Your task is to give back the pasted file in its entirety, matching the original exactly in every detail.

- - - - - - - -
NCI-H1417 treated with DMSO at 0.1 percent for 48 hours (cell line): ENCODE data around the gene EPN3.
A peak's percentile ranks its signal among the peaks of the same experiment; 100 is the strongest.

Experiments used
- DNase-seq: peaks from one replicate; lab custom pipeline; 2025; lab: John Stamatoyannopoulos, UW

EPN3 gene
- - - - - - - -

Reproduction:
NCI-H1417 treated with DMSO at 0.1 percent for 48 hours (cell line): ENCODE data around the gene EPN3.
A peak's percentile ranks its signal among the peaks of the same experiment; 100 is the strongest.

Experiments used
- DNase-seq: peaks from one replicate; lab custom pipeline; 2025; lab: John Stamatoyannopoulos, UW

EPN3 gene